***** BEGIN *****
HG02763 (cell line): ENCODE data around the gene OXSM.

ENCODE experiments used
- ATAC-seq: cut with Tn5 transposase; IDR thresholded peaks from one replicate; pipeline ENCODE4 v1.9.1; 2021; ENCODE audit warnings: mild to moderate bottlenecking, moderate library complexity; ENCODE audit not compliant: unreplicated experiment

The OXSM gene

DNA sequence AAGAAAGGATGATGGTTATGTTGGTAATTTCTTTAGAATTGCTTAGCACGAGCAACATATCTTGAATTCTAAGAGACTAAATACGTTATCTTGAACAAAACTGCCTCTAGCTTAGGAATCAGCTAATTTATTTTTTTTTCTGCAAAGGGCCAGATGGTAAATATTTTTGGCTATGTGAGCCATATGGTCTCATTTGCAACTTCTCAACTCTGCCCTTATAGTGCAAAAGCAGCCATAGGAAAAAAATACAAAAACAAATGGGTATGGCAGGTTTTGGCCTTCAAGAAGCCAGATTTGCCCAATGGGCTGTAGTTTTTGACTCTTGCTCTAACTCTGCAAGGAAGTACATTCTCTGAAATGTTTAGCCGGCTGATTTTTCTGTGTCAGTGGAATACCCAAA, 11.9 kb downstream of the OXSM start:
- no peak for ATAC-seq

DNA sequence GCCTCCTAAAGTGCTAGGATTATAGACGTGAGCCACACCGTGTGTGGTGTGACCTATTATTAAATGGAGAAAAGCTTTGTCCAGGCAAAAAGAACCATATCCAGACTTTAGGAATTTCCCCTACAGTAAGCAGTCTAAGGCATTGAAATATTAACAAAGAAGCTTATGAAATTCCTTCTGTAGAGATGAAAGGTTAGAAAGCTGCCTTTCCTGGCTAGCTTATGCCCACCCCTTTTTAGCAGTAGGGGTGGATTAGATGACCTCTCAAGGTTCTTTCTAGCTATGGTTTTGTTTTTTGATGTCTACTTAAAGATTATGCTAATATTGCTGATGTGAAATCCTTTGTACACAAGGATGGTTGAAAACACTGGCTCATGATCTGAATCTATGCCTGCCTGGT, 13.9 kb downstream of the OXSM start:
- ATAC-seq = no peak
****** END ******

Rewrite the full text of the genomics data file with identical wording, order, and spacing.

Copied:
HG02763 (cell line): ENCODE data around the gene OXSM.

ENCODE experiments used
- ATAC-seq: cut with Tn5 transposase; IDR thresholded peaks from one replicate; pipeline ENCODE4 v1.9.1; 2021; ENCODE audit warnings: mild to moderate bottlenecking, moderate library complexity; ENCODE audit not compliant: unreplicated experiment

The OXSM gene

DNA sequence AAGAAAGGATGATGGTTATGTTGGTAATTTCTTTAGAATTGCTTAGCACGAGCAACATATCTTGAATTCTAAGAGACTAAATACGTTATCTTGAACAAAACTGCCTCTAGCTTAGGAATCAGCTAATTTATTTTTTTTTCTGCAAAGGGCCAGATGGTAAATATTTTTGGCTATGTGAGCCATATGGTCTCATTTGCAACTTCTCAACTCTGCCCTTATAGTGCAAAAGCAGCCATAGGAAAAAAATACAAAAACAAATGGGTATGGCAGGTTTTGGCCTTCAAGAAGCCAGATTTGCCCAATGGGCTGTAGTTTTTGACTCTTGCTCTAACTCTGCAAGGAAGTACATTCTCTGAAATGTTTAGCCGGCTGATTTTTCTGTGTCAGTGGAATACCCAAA, 11.9 kb downstream of the OXSM start:
- no peak for ATAC-seq

DNA sequence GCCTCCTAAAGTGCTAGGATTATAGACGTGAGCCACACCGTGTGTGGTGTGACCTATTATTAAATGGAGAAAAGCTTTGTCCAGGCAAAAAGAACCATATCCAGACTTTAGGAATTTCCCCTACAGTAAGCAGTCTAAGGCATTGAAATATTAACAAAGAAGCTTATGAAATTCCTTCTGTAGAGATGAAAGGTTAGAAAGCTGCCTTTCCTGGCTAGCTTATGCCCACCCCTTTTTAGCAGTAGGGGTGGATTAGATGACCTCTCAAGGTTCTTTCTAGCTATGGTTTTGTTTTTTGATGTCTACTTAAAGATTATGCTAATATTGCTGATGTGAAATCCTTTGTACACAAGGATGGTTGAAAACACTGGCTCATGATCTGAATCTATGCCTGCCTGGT, 13.9 kb downstream of the OXSM start:
- ATAC-seq = no peak